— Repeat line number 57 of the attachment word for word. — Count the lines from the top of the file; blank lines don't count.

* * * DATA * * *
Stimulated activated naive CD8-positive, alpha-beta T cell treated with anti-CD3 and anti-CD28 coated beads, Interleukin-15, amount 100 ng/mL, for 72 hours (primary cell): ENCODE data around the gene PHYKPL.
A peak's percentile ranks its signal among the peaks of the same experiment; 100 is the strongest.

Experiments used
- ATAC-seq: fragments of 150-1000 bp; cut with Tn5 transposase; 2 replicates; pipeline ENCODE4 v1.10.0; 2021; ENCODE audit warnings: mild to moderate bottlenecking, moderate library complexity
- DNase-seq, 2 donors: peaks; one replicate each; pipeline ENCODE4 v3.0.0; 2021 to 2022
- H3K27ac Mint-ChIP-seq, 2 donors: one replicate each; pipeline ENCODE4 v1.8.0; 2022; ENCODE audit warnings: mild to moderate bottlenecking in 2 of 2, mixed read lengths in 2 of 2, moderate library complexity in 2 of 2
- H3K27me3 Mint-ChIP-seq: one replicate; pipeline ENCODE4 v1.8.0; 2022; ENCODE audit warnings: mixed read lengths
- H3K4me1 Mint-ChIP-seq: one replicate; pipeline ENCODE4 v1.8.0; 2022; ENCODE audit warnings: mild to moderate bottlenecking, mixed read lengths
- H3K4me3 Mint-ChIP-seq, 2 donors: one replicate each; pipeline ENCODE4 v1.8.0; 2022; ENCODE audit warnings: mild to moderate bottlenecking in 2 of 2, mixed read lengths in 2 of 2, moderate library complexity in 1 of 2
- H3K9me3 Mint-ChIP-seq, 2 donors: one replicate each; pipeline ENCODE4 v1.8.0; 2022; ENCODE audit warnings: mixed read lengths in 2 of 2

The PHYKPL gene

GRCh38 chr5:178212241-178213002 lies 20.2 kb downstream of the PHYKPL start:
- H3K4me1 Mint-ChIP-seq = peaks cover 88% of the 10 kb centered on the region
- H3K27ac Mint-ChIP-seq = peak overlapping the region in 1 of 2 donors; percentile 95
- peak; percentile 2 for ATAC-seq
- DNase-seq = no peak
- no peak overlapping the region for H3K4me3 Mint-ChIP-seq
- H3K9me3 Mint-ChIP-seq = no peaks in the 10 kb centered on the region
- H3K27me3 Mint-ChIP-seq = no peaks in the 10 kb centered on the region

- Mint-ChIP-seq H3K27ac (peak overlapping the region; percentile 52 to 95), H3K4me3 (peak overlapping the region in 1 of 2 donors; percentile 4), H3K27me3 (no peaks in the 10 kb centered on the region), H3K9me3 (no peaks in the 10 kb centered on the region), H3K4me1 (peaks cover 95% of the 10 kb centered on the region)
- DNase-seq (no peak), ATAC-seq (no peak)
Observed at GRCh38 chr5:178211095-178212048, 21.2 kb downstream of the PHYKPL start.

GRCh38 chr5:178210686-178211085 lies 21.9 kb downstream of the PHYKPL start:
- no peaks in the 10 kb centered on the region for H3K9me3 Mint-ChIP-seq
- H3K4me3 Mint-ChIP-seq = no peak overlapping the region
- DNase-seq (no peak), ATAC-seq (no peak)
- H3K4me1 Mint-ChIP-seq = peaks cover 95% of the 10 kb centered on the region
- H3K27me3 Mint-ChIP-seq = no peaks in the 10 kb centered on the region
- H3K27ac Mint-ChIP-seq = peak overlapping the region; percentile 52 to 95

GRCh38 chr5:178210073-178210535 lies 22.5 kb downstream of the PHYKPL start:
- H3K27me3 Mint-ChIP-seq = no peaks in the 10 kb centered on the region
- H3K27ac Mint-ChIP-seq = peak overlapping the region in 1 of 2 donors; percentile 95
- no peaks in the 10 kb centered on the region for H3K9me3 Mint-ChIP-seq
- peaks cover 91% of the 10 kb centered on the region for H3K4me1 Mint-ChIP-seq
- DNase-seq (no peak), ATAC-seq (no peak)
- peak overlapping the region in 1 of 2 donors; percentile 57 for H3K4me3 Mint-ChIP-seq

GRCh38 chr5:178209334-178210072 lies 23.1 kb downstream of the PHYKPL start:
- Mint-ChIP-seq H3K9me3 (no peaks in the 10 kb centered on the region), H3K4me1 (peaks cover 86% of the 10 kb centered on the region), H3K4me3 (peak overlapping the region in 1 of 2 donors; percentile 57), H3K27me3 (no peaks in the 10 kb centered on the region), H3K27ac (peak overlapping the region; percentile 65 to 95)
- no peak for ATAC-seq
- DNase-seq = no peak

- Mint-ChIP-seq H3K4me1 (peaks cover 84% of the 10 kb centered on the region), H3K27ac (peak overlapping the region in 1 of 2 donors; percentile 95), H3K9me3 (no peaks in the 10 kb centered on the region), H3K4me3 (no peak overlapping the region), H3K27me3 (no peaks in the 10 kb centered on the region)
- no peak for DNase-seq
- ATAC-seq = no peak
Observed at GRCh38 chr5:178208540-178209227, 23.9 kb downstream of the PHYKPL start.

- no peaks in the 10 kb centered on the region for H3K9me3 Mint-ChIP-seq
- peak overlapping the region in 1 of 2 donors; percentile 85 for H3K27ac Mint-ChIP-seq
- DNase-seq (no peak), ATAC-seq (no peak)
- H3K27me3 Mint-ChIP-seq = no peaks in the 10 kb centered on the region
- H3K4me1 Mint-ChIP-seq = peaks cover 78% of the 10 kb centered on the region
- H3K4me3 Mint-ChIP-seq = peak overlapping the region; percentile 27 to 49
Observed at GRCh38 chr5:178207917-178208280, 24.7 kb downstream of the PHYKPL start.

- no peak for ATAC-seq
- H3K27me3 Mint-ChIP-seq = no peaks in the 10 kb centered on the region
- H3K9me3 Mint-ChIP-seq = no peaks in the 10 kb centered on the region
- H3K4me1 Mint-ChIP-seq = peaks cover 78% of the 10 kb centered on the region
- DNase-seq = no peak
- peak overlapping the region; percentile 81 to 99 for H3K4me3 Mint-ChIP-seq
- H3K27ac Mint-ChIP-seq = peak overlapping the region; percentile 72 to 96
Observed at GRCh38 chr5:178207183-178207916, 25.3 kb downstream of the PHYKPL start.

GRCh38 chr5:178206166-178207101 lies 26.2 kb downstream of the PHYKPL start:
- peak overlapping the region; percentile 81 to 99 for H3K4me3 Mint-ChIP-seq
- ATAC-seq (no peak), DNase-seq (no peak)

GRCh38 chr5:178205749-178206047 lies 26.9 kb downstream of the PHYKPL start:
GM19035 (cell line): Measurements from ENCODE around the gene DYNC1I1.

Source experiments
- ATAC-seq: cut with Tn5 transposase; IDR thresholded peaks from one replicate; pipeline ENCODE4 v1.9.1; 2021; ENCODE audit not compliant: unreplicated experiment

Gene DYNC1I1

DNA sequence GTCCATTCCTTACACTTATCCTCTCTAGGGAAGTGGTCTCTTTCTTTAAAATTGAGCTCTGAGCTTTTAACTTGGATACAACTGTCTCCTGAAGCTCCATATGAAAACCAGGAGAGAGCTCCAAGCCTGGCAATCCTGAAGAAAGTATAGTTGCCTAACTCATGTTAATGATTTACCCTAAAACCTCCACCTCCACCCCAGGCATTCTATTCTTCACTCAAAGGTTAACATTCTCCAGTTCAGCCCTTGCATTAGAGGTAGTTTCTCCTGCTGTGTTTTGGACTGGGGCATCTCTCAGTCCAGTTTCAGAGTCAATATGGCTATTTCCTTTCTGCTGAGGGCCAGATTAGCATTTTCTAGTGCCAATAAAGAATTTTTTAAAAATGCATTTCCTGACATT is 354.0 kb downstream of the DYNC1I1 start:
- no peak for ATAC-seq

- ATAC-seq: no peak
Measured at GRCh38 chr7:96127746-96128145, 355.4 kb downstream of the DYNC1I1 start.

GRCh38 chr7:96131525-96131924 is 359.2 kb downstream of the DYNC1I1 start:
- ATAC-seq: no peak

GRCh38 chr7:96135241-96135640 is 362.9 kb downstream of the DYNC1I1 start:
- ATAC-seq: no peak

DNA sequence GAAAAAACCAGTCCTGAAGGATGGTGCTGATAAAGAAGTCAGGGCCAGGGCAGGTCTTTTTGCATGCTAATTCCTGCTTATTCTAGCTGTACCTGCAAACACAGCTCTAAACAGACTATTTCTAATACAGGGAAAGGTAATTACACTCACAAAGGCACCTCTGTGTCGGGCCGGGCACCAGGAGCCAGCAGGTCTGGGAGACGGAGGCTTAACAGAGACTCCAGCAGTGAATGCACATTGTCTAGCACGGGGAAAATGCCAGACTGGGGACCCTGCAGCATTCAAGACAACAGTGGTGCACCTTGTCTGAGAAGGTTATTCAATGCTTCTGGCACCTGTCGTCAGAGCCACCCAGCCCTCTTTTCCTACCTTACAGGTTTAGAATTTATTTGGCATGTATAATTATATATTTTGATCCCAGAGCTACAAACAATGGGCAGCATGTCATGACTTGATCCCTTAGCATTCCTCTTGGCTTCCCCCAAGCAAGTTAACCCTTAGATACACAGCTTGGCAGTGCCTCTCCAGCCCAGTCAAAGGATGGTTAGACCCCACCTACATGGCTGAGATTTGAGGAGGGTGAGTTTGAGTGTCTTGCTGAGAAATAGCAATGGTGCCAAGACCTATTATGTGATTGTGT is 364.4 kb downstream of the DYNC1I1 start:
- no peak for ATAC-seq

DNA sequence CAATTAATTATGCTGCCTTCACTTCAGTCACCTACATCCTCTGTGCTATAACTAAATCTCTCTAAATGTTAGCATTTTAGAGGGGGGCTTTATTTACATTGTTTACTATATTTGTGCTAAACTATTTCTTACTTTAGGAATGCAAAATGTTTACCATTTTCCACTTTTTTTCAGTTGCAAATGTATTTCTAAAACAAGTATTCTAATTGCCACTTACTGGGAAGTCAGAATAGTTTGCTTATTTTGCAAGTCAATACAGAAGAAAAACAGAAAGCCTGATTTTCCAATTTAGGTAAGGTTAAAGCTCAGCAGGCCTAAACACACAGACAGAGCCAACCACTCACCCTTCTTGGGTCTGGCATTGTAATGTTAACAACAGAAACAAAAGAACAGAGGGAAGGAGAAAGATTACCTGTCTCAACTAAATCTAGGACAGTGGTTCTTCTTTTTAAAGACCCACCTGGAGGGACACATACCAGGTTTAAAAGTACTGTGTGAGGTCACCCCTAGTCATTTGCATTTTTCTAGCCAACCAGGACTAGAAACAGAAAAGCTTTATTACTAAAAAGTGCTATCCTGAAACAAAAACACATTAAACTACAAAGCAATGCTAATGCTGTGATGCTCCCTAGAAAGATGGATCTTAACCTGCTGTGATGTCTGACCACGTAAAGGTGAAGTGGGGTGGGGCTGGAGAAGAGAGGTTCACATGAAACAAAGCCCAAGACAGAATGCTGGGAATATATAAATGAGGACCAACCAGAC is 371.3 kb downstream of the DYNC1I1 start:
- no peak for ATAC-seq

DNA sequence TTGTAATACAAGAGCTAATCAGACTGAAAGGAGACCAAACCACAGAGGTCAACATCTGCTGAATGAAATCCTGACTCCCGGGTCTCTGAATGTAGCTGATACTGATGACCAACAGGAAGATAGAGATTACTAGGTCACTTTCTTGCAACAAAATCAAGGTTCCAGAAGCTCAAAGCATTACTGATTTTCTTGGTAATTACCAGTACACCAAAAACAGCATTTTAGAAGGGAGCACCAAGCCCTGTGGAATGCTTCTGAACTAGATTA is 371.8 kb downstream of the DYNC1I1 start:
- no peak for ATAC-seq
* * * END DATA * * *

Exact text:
- peak overlapping the region; percentile 81 to 99 for H3K4me3 Mint-ChIP-seq